Kantor's first journey to Częstochowa appears here in only one image. It shows a table set for a light meal. This image marks the beginning of a long series of photographs of tables with food recorded by Kantor during her voyages. The photograph is black-and-white, like all the others from that year. Anne Helmreich has noted that this aesthetic choice of Kantor's points to a connection to the past--a time otherwise impossible to embrace using photography. It would be just as impossible to present the feelings that Kantor experienced as she pored over city archives that held clues to the marriages and births of the numerous children of the Kantor family. Kantor also wanted to learn about the lives of her father's ten brothers and sisters, and where they died. But neither the archives nor the current landscape of Częstochowa offered any explanations. The only trace of the Jewish community is the local philharmonic. Thanks to the efforts of Zygmunt Rolat, a native of the city, the institution was named after Bronis.aw Huberman, a violin virtuoso and founder of the Israel Philharmonic Orchestra, which provided refuge for many musicians.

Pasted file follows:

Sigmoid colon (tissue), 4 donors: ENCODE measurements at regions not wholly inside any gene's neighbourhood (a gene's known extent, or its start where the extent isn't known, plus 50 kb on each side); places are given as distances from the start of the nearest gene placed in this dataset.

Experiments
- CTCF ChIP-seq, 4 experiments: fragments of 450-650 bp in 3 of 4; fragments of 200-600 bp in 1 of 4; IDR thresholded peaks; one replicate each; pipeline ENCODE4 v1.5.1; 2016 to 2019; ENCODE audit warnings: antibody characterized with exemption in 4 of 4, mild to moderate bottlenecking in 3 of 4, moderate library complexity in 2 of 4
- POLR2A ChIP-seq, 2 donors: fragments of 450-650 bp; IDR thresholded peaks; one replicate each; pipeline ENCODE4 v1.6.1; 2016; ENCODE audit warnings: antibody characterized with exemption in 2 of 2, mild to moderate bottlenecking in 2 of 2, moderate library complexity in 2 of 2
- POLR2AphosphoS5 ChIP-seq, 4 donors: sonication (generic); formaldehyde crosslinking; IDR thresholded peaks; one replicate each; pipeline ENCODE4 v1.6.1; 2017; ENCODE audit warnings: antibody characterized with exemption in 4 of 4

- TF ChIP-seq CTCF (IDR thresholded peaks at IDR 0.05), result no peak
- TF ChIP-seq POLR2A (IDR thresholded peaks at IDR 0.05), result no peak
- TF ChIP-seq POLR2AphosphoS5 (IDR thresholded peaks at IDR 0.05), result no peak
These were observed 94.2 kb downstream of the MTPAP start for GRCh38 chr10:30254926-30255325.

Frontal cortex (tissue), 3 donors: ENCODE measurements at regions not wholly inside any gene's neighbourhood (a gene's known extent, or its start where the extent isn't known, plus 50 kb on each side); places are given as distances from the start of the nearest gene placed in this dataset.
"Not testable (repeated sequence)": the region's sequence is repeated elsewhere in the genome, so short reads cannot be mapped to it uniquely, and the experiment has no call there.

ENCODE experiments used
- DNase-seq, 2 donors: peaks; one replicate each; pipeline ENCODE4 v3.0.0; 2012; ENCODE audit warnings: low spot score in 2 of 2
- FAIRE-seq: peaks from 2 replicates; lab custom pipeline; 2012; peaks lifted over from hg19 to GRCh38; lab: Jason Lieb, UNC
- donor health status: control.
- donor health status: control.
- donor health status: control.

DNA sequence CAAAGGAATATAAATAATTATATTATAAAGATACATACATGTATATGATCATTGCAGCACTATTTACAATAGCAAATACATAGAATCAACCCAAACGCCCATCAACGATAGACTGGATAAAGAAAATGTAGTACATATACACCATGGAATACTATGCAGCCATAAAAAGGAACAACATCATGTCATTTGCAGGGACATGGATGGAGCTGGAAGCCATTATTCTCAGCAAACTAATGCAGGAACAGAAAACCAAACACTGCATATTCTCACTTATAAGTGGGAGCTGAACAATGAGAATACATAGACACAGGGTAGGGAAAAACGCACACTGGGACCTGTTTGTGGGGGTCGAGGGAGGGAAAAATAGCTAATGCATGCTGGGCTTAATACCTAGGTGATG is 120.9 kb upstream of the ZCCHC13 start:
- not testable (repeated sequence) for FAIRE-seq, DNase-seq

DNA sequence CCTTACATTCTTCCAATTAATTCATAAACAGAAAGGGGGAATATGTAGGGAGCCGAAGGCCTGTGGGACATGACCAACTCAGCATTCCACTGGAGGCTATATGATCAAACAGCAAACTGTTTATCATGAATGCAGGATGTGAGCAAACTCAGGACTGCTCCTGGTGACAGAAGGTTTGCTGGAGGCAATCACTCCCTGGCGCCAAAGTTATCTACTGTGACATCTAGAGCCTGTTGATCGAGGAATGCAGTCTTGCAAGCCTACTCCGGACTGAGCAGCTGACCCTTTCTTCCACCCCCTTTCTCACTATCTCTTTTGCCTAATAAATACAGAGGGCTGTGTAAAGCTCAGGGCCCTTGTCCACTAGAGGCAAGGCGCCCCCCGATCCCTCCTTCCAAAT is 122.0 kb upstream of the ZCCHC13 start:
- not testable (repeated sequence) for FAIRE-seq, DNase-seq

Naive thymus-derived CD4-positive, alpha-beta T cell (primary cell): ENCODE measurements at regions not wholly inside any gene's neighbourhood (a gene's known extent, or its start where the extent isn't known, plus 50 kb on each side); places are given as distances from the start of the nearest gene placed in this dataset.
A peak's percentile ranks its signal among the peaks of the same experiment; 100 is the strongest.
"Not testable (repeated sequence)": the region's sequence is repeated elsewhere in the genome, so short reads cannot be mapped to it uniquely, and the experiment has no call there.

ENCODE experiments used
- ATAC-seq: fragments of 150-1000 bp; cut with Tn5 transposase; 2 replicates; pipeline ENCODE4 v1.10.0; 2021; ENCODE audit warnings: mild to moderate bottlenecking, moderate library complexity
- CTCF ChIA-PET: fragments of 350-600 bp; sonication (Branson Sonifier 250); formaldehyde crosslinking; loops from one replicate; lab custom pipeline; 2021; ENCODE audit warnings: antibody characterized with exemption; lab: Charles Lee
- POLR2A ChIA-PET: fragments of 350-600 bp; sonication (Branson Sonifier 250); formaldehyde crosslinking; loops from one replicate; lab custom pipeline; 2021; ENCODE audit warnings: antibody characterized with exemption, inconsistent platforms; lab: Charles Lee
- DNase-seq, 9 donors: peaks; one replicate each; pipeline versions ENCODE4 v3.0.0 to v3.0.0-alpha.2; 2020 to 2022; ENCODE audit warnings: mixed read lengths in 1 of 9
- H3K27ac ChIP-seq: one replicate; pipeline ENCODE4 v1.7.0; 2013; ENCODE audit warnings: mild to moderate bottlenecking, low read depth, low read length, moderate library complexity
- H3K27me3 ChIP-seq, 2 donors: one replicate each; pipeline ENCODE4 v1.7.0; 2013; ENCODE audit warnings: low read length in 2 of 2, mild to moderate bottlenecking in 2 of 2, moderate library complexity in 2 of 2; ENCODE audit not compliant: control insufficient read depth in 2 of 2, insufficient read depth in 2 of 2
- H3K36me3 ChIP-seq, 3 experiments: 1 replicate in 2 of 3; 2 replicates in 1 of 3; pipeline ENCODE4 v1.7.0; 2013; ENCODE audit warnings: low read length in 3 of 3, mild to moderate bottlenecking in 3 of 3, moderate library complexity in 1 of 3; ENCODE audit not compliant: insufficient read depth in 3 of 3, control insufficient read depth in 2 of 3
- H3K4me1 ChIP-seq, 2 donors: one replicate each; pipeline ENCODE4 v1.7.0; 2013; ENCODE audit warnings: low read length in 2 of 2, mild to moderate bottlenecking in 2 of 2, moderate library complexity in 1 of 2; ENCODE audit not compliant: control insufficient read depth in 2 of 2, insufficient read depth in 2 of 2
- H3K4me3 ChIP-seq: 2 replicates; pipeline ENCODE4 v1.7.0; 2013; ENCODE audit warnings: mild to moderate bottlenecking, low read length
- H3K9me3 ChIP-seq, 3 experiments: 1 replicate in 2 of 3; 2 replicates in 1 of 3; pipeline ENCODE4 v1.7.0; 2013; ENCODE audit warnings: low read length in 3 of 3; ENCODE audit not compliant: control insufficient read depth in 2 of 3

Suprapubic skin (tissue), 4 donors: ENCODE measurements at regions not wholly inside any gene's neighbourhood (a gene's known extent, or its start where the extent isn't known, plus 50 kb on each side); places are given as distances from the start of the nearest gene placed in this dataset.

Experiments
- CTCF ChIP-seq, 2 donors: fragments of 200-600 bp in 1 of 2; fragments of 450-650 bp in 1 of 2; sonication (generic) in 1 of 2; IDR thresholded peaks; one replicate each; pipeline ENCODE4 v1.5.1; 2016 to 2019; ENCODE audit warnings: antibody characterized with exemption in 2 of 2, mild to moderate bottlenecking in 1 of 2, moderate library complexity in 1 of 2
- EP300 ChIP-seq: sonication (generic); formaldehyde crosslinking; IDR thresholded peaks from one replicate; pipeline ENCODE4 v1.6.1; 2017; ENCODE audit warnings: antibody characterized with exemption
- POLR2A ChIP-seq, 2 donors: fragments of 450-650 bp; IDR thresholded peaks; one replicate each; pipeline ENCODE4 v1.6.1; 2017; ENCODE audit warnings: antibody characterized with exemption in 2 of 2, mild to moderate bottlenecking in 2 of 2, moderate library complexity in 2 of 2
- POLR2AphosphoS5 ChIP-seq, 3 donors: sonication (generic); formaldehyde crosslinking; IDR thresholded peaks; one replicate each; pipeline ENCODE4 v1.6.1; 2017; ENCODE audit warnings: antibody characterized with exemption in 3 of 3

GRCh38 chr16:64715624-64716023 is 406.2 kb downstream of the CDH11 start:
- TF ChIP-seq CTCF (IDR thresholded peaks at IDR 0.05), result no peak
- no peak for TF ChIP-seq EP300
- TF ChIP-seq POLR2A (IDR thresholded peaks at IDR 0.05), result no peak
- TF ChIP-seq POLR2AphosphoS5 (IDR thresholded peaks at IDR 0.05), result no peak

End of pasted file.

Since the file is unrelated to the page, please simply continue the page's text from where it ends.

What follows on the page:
It is impossible to reconstruct the feeling of loss, just as it is impossible to translate a torrent of emotions into images on photosensitive paper. This is why the artist attempted to capture a sense of helplessness. It was also for this reason that she chose to focus on an unassuming interior with the table in the foreground. The shot is almost as universal as the table in the photo with the register book, or the anonymous yard seen from inside a dark passageway that might once have led to the flat of the artist's grandparents, although there is nothing in its present appearance to suggest that. There cannot be; anyone who tries to picture that past life in today's setting is bound to fail. One finds little more than the surface of things and a feeling of helplessness.
There is also no evidence of the lost and the murdered in the present appearances of Płaszów and Terezín, or Bełżec and Bronytsia, or many other Holocaust sites. There is inevitably a road winding through a forest, a railroad track, and signs. Kantor tries to see these inconspicuous, "harmless" fragments of landscape through the eyes of those people who were being transported: first the track, then the road. Or just the track, or just the road. This is exactly what the black-and-white photographs from the first trip depict--this, as well as steamy car windows and the windowpanes of a train covered in condensation. These are items related to traveling, to traversing space, to distance and alienation, as well as to the impossibility of fathoming the essence: the isolation from "there and then," which is further intensified by an isolation from "here and now."